The University of Arizona
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CAROLYN ANNE CAMPBELL

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Birth Date: 1958
Birth Place: Coronado, California

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Date submitted: October 24, 2006
Gift: Arch with Seating
Location on plaza map: A2
Areas of Achievement: Activism, Community Building, Education, Politics, Volunteer
 
Carolyn Campbell was nominated for the Amazon Foundation's Women Activists Arch in the Women's Plaza of Honor by the Tucson Audubon Society.

"Carolyn has been a leader in environmental issues in Arizona for over 25 years. She began her tenure as an aide to Morris K. Udall where she assisted him in constituent services. She is an active member of the Green Party and has worked to gain support for politicians whose campaign platforms center on issues of social justice and the environment. Recent campaigns she has worked on include Richard Elias, Pima County Board of Supervisors and Raul Grijalva, Member, U.S, House of Representatives.

In addition to her work with specific candidates, Carolyn has tirelessly advocated for increased voter participation. To this end, she is a member of the Board of Directors of the Arizona League of Conservation Voter's Education Fund. She has worked to create protected area status for the Sonoran Desert's pristine natural areas, most notably through the establishment of the Ironwood and Sonoran National Monuments.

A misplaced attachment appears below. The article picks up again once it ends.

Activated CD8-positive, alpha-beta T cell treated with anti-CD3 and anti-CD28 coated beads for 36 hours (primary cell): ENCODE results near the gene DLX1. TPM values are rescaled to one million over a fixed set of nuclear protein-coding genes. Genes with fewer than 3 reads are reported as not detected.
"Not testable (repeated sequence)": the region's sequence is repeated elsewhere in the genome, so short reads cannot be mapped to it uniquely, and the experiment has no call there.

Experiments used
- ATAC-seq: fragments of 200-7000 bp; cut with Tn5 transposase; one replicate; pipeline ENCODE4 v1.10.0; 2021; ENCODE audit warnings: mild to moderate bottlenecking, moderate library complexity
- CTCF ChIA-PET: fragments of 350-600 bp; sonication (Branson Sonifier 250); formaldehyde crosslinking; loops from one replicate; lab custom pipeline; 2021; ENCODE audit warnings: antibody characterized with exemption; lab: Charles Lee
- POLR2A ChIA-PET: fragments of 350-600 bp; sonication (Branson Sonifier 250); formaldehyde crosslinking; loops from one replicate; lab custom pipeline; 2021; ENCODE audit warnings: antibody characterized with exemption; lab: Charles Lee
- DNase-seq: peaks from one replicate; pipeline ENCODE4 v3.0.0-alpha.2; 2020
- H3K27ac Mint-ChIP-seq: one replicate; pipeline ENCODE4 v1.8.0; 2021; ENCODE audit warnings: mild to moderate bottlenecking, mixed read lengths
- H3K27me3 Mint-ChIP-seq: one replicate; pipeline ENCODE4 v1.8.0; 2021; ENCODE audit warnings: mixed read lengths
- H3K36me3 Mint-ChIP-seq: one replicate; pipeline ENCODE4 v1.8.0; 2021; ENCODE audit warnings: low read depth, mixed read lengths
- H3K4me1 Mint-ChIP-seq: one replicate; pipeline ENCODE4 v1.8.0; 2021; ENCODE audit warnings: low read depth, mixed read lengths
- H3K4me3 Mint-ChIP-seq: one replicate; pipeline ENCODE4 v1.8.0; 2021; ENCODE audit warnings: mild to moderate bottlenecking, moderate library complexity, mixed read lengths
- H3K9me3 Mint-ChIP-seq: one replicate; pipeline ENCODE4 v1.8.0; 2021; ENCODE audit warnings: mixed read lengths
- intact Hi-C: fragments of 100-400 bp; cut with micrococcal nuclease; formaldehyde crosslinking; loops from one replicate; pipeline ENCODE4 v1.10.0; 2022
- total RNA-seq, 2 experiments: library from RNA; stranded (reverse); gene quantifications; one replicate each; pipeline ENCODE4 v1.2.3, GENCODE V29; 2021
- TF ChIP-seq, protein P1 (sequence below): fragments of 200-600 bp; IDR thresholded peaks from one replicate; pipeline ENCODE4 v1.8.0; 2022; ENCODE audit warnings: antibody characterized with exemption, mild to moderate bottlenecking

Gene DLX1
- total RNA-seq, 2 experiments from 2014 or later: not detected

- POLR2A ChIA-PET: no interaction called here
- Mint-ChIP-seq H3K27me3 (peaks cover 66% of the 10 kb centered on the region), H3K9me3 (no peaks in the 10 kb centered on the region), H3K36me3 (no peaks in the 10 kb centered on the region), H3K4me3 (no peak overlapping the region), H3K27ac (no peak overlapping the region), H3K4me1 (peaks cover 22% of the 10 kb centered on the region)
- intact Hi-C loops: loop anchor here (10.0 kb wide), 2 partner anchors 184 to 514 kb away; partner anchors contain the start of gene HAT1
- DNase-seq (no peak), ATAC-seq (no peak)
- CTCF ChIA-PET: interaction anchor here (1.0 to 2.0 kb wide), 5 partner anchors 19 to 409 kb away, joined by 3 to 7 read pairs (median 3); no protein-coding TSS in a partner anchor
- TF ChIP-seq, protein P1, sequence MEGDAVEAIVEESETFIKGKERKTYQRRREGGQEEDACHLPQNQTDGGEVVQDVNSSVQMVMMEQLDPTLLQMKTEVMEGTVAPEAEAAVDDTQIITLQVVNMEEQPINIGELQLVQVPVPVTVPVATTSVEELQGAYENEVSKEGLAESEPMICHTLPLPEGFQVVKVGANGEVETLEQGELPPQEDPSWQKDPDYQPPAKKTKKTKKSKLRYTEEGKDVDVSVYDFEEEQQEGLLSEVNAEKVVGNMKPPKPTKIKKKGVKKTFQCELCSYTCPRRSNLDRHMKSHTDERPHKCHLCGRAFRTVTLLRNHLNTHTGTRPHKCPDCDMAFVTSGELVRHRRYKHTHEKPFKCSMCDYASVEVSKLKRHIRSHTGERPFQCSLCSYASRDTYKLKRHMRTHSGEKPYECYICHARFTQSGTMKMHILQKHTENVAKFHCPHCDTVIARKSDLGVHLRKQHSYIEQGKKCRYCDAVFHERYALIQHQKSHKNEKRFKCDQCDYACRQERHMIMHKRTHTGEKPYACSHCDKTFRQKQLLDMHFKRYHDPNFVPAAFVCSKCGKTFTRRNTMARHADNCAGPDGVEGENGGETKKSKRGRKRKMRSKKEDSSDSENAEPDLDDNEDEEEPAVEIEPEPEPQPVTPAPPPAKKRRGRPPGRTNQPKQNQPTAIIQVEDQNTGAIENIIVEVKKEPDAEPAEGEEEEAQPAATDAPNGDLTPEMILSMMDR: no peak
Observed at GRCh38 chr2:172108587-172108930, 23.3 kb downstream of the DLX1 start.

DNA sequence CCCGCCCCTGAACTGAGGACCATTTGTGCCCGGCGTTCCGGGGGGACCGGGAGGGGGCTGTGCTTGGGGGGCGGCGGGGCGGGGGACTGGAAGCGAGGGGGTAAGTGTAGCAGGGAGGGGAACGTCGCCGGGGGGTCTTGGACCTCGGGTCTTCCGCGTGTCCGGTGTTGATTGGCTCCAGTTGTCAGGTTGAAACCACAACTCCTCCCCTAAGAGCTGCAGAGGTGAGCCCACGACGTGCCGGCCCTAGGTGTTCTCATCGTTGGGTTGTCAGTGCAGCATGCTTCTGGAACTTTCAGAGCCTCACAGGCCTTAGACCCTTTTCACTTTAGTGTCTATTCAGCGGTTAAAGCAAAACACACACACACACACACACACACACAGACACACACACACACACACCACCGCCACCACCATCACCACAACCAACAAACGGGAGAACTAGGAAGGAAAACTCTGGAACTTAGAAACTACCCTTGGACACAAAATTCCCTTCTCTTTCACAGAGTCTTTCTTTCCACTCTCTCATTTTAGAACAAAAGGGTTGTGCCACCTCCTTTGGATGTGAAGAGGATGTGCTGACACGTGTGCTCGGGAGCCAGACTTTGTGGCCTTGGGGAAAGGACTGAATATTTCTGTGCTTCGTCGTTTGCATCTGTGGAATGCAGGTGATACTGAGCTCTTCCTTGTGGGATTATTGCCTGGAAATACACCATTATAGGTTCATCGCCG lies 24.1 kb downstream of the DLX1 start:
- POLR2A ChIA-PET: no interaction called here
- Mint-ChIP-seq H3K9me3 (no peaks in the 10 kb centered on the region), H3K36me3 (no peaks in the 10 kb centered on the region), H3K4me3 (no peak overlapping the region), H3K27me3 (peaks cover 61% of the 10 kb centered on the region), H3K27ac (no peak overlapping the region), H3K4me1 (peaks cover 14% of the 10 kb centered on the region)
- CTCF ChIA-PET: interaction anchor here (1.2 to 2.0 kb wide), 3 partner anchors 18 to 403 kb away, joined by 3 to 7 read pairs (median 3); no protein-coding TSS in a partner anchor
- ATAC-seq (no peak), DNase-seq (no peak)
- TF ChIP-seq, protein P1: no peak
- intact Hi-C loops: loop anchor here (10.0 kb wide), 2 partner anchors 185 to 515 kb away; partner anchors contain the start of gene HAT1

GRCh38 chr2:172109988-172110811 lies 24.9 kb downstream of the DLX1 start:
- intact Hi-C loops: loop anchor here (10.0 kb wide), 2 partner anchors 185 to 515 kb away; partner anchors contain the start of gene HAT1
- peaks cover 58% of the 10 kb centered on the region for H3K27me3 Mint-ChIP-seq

Carolyn is currently working to bring diverse stakeholders to the table to work towards community consensus around the Sonoran Desert Conservation Plan. This multi-species habitat conservation plan has won national planning awards for its attempt to unify diverse groups (i.e. environmentalists, ranchers, private property rights advocates, and developers) for a common cause. Carolyn has been a key player. For the past four years she has worked with these interest groups to generate consensus. As the SDCP process comes to a close, Carolyn can be credited with much of its success.

Carolyn is a leader in the environmental movement and she is a positive example for women. She has mentored many university students and she frequently speaks about her work to diverse audiences." --Tucson Audubon Society